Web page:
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Bike Training Gives Police Additional Crime Fighting Tool PDF Print E-mail
Wednesday, September 23, 2009
Contact David Tisdale, 601.266.4499   

HATTIESBURG, Miss.  University of Southern Mississippi patrol officer Lee Ducksworth Jr. knew last week’s law enforcement bike course wouldn’t be anything like learning to ride when he was a kid, when he could rely on training wheels.

Ducksworth was joined by some of his fellow University Police officers and patrol officers from Mississippi State University for the week-long course, and upon completion they earned certification through the International Police Mountain Bike Association (IPMBA), recognized by law enforcement agencies in 21 countries.

William Trussell, a former Southern Miss bike patrol officer and certified IPMBA trainer who conducted last week’s course, said bike patrols enhance community policing and can access areas where police cars can’t go. The visibility of officers on the patrols also reassures the public and increases communication between officers and those they’re trying to protect, he said.

“Sometimes, people may think twice about making a phone call to make a report to the police, but when they see us on our bikes, we’re more approachable and they’re more likely to point out suspicious activity, ask for directions or just say hello,” he said.

Bike patrols are extremely effective on a campus the size of Southern Miss, said University Police Chief Bob Hopkins. “For a compact university such as ours, they’re a great benefit to our operations. It’s (mountain bike) a versatile piece of equipment and cost effective.”

Officers can travel by bike not only on asphalt, but on sidewalks and other accessible surfaces. In their training, they learn how to navigate traffic, pursue suspects and properly dismount to make arrests or use force, among other tactics. Emergency medical service providers are also using bikes for the same reasons in order to reach accident victims and others needing immediate medical attention.

Ducksworth said the mountain bike course rivaled his basic military training in mental and physical intensity. The officers were taught how to use their bike to go around, over, under and through obstacles, including how to descend up and down steps and travel inside confined areas.

They also became familiar with every part of their bike and how it worked. “We learned about the whole bike, from the handlebar to the frame to the brakes to the rear wheel, almost like we were building it, and we learned how to maintain the entire system,” he said.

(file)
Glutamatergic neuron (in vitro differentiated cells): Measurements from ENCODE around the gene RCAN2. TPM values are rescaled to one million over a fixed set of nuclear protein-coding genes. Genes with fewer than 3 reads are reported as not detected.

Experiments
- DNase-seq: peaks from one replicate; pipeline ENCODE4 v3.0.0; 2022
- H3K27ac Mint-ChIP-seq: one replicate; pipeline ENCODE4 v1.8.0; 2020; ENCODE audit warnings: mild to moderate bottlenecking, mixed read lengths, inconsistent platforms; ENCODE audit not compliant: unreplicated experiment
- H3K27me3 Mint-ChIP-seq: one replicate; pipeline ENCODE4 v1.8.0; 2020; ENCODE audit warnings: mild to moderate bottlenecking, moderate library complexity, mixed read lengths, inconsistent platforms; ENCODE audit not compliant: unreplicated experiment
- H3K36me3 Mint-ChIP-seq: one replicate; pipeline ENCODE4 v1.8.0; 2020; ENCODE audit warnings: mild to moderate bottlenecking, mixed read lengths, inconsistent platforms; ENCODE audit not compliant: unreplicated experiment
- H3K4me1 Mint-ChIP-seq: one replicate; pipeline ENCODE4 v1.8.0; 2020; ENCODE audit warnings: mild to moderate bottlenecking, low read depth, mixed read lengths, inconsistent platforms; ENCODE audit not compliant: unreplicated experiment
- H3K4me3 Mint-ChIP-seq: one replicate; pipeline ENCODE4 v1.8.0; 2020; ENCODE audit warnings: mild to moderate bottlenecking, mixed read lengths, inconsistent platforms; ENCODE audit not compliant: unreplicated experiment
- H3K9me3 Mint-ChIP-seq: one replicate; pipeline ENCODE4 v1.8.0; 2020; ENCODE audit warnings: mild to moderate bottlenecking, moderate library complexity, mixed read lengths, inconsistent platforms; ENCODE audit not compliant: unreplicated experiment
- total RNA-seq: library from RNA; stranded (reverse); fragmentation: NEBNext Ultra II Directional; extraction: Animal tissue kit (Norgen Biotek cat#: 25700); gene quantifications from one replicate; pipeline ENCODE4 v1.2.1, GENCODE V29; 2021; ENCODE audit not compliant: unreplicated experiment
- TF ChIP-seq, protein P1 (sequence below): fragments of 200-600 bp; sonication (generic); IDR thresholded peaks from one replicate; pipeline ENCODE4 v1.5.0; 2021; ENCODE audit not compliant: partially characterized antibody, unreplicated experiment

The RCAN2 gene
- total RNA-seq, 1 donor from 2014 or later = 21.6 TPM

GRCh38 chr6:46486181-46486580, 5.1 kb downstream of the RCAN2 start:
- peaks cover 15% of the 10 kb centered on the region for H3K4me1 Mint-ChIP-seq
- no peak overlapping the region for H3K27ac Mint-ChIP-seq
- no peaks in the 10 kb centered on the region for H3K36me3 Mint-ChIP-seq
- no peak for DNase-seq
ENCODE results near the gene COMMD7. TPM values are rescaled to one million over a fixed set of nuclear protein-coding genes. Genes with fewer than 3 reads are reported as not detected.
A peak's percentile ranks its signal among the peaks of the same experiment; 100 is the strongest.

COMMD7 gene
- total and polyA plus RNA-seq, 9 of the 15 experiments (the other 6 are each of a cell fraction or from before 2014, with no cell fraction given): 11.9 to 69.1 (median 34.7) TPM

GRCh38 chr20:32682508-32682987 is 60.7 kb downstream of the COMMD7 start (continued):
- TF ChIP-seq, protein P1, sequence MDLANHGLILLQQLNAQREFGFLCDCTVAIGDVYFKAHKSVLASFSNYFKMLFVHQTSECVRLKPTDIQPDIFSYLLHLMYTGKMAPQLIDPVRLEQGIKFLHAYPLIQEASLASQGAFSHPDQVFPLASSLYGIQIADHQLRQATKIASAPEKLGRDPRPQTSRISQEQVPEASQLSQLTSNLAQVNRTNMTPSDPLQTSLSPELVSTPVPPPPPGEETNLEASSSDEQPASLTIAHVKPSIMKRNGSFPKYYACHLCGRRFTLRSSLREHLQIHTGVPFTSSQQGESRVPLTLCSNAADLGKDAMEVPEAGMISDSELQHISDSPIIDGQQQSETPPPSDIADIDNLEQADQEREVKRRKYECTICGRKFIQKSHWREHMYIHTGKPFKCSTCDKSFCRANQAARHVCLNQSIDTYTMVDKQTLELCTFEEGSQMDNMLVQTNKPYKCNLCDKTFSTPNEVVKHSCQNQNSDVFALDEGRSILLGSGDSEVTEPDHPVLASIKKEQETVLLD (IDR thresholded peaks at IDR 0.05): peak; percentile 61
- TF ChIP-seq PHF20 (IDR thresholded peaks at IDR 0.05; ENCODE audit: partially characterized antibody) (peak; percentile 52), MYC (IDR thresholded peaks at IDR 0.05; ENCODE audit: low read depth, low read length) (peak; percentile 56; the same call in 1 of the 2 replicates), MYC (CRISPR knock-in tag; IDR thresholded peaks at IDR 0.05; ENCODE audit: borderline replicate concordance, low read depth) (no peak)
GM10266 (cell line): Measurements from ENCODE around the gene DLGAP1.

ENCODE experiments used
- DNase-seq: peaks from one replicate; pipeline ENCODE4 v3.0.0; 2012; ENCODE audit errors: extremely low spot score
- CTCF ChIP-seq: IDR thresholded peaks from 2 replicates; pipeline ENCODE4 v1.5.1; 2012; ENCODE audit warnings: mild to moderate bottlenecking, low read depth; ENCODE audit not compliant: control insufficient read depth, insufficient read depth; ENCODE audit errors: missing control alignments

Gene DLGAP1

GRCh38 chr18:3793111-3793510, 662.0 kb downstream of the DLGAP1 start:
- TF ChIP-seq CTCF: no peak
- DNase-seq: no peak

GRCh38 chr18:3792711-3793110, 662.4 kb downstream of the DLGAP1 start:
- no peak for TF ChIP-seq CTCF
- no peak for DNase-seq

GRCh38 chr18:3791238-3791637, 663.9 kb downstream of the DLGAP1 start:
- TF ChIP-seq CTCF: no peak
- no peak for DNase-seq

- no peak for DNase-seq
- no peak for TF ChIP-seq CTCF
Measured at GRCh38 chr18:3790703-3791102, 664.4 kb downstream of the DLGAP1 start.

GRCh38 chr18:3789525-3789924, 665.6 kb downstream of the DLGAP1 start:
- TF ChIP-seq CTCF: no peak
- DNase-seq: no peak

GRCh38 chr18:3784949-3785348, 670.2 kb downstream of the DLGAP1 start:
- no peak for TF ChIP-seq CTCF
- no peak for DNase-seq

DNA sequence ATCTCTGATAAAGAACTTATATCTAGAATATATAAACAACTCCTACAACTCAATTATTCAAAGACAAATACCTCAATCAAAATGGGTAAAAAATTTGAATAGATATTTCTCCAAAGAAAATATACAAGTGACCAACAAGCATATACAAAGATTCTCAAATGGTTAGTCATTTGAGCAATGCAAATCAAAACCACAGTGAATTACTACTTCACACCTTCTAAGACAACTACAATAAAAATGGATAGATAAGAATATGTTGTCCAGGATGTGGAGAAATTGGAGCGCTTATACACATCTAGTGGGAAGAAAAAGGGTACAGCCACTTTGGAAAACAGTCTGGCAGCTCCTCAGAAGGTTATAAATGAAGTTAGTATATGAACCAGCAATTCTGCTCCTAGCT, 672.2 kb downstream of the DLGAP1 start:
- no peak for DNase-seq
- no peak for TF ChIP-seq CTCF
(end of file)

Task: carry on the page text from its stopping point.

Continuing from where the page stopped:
Each bike is equipped with a light and siren, along with a tire tool, air pump and water bottle, among other gear.

Bike patrol training is required of all officers at MSU, which has a large campus with some areas that are inaccessible by road, making bike patrols a valuable tool for the university’s security force, said patrol officer Wes Atkins.

Atkins said bikes also give him and fellow officers increased access to small areas and the ability to circumvent heavy traffic during major campus sporting events.

“You don’t have the same barriers that you do with a car,” he said. “On football game day, it can take only two minutes by bike to reach some destinations on campus, whereas with a patrol car it may take 20.”

To learn more about the International Police Mountain Bike Association, online visit www.ipmba.org



PHOTO CUTLINE:  
Southern Miss Police officer Lee Ducksworth Jr. descends a flight of steps on the university’s Hattiesburg campus last week during a mountain bike law enforcement training course. Officers from Southern Miss and Mississippi State University participated in the course. (Submitted photo)

About The University of Southern MississippiThe University of Southern Mississippi, founded in 1910, is a comprehensive doctoral and research-extensive university fulfilling its mission of being a leading university in engaging and empowering individuals to transform lives and communities.  In a tradition of leadership for student development, Southern Miss is educating a 21st century work force providing intellectual capital, cultural enrichment and innovation to Mississippi and the world.  Southern Miss is located in Hattiesburg, Miss., with an additional campus and teaching and research sites on the Mississippi Gulf Coast; further information is found at www.usm.edu.
                                                                                            
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